Once again, because I'm so very prone to disaster, I'm not completely sure of the geographical conditions presented in this story, and I may or may not be way off. But I believe the arrow hit somewhere near the target. Somewhere.
Summary: When Tragedy strikes, she doesn't strike alone. She brings Death and Aftermath with her. Bella detesta matribus. War, the horror of mothers.
"Dulce bellum inexpertis."
"War is sweet to those who have never fought."
I had never been so scared in my life.
Shaking and sweating and coughing from the hot flames and terrible burning fumes. With each passing sliver of a second I swore my heart was skipping beats.
The smoke was thick and blinding, causing my eyes to water and my lungs to itch; the excessive beating of my heart was distracting, however, and I panicked in place, too petrified to move or think.
Where did everyone go?
"Marjani. Go help your mother with the water," Father said to me, his deep voice lower than usual, jerking his head in the direction of the village well, where a few women were going with large vessels balanced on their heads.
Father had been crouching outside our hut with two other men from the village, somber looks on all their faces as they had been discussing something lowly.
I was standing near the entrance, pretending to be occupied in shifting wind-swept dirt out of the home, but in actuality keeping both ears open. I heard them mumble about the recent conflicts, nothing far from the usual hushed words I always picked up on. Recently, they've been talking very frequently about the Tutsi, and the name spread on their tongues more easily now, with less of a cloud of tension over their heads. Even so, they never looked anything but grim when that was their topic.
I realized how strangely older my father looked right then when he told me to leave, with deep lines in his forehead and around his mouth, both from years of worry and frowning. Though he was always quiet, my father was a man that was always entrusted great responsibilities, thus causing the rough creases on his face, along with the coarseness of his gaze.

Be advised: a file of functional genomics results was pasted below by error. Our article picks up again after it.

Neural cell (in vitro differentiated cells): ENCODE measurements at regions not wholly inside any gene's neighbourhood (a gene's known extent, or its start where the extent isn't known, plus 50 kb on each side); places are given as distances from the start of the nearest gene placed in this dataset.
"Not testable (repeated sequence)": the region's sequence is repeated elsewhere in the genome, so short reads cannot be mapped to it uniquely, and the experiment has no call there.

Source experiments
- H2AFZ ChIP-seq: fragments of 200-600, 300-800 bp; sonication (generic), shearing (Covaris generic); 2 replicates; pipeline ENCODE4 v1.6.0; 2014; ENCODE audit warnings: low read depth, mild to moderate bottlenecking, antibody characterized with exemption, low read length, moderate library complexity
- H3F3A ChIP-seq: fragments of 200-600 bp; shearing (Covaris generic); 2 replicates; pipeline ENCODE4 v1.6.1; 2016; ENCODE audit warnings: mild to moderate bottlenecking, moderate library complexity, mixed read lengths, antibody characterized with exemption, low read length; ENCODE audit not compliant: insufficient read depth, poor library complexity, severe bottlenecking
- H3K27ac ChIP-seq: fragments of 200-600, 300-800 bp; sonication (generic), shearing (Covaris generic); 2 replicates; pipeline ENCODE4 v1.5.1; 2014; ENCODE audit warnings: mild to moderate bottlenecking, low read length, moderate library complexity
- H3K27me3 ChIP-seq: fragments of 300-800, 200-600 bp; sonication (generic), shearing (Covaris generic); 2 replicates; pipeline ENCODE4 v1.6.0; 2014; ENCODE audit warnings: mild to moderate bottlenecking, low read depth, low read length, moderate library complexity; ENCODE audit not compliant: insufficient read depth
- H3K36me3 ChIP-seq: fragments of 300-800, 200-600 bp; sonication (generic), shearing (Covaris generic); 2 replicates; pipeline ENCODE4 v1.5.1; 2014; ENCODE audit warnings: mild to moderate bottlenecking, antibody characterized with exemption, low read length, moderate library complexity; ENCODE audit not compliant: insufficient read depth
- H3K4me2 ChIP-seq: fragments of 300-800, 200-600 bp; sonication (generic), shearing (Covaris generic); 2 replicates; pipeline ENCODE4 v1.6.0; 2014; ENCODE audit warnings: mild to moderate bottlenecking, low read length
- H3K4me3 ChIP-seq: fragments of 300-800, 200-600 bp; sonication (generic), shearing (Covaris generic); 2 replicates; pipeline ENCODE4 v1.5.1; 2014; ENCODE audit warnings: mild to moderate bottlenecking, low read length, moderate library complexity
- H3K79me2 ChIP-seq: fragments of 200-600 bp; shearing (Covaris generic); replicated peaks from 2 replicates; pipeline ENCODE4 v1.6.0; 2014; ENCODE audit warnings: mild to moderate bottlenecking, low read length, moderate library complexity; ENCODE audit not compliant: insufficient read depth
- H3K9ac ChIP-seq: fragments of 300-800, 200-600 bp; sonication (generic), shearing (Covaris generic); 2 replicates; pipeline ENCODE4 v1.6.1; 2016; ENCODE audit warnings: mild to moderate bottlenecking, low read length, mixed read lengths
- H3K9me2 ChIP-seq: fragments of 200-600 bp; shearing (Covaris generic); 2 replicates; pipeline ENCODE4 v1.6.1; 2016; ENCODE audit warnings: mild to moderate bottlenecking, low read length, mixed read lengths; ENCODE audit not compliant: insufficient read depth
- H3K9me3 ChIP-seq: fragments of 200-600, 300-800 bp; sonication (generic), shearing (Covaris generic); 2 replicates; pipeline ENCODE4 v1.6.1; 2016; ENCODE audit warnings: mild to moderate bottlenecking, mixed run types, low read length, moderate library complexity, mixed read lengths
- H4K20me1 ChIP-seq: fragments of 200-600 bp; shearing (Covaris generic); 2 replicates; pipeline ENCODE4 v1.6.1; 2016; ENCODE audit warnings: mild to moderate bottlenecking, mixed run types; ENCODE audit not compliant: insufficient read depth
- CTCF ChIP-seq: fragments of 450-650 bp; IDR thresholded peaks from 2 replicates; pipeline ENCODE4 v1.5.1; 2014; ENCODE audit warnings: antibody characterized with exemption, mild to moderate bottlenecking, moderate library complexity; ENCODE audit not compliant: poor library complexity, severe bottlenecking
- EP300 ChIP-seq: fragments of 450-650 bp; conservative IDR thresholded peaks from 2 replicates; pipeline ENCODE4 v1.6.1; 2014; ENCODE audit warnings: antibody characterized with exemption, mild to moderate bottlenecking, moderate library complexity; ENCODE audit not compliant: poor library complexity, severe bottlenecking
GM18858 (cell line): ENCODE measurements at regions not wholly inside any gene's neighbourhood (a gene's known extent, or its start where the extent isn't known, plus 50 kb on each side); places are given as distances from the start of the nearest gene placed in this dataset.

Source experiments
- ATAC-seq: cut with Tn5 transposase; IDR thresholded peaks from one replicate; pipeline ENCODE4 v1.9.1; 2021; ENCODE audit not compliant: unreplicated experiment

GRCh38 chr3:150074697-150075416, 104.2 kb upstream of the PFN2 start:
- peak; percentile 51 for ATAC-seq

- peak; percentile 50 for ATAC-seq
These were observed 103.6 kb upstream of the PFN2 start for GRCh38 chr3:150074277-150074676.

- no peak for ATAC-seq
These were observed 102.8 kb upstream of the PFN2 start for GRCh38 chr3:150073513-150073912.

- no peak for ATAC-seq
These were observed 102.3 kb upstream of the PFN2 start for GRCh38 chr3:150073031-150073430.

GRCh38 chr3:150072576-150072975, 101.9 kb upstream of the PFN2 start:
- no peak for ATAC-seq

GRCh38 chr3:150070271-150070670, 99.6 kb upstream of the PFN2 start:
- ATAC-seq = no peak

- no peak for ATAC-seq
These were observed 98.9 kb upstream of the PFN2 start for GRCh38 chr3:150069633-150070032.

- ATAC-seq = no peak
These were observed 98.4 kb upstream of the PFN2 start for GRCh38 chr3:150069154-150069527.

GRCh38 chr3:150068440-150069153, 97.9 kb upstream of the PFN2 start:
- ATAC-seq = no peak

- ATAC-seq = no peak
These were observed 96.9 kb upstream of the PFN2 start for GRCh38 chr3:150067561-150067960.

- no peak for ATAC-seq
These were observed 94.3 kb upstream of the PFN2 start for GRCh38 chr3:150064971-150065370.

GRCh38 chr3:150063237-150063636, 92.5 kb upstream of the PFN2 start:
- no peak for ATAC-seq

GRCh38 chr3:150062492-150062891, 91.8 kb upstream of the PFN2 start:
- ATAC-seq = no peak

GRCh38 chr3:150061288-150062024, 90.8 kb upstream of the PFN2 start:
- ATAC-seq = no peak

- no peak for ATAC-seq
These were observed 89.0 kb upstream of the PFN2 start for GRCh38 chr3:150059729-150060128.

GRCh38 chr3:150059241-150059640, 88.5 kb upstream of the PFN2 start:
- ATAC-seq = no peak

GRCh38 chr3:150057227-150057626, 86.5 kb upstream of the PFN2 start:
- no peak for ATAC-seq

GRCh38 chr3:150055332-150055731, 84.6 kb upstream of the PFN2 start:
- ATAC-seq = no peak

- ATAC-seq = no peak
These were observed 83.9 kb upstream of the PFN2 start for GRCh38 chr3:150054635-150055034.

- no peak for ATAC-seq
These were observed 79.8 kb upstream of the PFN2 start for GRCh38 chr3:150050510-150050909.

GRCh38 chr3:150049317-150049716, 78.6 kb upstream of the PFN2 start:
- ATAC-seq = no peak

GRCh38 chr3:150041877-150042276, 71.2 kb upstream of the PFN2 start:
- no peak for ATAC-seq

The other two men he was conversing with glanced carelessly at me and fell silent. The look in Father's eyes was commanding, harder than the tone he used with me. If anything, I knew how to read eyes. So, I wordlessly departed, my feet scuffling against the tough dirt and adjusting the scarf over my head before going off to find Mother.
She was in the middle of a small flock of other women taking water back to their homes, but even between them, her face was a glowing star in a sound night.
Mother's eyes always twinkled, for they were large and inky, filled with a jovial simplicity that none of the other village women possessed. Her smile was white and her cheeks round, with a slender and tall figure draped in yellows and reds; I always dwelled in the pride of having the most beautiful mother I've ever seen.
"It was about time your father scolded you away," she said once I came close enough, "Listening in on other people's conversations the way you do."
"It's about the Tutsi again. What's happening?" I asked, reaching down to help load the vessel with water.
A woman by my side paused and glanced sideways at me for a moment before going back to her work, and while I didn't mind her, Mother took note of it with a knowing look on her face.
"Don't fill the bucket to the top or you'll end up spilling it," was all she responded for now.
It wasn't until my mother and I were carrying the vessels of water back home, separated from the other women, that she muttered to me, "You shouldn't just say things like that out loud, Marjani. They spark a lot of emotion in people, these topics."
"Why?" I questioned, lowering my voice, searching her face.